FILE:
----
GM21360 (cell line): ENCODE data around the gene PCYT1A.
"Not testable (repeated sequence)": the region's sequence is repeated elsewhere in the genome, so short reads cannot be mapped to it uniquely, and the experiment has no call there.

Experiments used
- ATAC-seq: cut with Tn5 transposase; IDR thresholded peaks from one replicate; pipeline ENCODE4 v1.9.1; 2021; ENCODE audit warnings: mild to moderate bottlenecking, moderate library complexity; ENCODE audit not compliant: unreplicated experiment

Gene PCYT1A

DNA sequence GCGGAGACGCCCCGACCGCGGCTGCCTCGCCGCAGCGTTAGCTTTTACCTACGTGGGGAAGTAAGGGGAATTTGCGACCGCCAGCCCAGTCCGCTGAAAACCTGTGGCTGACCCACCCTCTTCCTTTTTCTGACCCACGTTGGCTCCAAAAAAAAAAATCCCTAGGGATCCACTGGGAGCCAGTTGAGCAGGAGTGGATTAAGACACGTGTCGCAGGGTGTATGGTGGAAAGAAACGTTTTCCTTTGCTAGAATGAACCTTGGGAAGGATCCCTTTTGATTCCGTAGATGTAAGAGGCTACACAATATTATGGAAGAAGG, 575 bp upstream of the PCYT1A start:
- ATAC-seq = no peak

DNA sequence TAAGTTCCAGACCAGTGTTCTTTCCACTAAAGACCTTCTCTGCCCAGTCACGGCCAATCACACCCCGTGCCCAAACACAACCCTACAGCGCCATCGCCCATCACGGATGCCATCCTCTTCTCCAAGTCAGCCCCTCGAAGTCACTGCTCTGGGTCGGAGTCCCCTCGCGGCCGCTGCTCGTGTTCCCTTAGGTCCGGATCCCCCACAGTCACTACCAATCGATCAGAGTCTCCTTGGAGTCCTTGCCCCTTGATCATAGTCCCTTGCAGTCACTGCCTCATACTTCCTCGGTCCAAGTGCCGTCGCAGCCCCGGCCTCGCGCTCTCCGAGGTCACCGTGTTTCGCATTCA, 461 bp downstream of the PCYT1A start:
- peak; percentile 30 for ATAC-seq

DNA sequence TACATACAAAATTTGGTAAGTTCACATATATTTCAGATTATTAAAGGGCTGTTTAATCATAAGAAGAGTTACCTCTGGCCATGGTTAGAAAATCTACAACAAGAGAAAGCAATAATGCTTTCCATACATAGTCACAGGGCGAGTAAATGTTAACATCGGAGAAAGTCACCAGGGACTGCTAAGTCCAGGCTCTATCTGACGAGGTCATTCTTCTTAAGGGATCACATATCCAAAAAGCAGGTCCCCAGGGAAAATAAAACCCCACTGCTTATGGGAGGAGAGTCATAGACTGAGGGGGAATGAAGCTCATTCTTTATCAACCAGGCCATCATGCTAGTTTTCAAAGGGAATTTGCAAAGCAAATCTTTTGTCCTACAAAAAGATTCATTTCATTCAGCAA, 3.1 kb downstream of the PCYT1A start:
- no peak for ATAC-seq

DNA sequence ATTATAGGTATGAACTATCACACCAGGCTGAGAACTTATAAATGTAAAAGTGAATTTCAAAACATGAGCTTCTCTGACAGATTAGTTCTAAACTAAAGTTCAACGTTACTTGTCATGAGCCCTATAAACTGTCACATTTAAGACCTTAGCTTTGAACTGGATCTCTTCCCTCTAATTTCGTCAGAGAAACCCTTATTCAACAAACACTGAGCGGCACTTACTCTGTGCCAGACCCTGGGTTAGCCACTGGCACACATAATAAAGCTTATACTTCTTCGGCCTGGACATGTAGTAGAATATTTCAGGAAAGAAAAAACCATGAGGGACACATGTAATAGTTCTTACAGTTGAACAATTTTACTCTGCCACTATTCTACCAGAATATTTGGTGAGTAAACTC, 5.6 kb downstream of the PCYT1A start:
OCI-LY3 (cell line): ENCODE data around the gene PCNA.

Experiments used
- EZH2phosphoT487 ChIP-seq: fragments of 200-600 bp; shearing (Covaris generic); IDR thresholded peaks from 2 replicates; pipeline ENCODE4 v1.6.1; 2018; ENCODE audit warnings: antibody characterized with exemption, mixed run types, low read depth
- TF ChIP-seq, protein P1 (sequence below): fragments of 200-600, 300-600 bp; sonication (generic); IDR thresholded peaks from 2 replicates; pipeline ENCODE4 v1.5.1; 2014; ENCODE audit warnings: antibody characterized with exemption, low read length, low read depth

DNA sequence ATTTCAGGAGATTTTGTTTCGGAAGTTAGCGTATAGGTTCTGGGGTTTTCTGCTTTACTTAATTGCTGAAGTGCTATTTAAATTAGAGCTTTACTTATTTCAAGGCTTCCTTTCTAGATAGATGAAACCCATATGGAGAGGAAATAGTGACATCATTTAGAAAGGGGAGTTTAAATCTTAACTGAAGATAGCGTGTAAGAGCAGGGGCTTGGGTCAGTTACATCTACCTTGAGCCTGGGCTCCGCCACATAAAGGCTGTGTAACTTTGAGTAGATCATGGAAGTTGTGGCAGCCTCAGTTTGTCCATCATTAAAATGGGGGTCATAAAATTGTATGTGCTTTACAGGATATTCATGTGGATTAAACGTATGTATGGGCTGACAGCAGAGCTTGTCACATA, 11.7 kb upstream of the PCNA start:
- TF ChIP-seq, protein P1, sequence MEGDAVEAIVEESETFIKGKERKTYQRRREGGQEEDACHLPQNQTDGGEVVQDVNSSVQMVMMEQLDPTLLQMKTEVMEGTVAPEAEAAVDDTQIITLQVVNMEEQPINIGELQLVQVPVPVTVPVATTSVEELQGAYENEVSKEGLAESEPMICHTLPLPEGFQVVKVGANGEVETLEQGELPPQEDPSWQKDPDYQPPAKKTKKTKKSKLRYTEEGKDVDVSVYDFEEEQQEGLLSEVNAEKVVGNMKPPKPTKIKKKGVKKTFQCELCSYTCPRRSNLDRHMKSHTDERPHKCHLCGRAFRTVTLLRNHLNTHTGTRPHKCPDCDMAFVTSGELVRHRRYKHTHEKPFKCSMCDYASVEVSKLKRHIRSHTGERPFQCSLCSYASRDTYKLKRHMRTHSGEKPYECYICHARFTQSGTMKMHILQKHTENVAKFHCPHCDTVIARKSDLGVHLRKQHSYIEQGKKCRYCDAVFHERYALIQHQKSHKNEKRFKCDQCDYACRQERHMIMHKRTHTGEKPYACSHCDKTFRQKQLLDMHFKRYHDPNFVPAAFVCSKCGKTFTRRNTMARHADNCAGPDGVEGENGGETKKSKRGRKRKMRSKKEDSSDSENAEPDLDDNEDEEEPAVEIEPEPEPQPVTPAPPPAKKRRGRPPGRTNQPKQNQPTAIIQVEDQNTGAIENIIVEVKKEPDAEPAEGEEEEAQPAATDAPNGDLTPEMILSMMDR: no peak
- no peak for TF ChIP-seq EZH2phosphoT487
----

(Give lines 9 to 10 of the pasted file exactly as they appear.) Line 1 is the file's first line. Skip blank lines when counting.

- peak; percentile 30 for ATAC-seq

DNA sequence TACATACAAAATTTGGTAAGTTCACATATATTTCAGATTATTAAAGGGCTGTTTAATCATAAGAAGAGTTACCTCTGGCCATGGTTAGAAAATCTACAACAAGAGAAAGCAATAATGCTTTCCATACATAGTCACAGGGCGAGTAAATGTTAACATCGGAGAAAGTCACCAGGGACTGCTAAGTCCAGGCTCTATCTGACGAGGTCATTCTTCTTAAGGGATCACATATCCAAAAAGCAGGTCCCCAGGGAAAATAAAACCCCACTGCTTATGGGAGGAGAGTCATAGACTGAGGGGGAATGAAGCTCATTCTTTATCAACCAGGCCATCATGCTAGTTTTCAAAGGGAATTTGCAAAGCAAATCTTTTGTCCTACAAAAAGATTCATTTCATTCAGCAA, 3.1 kb downstream of the PCYT1A start: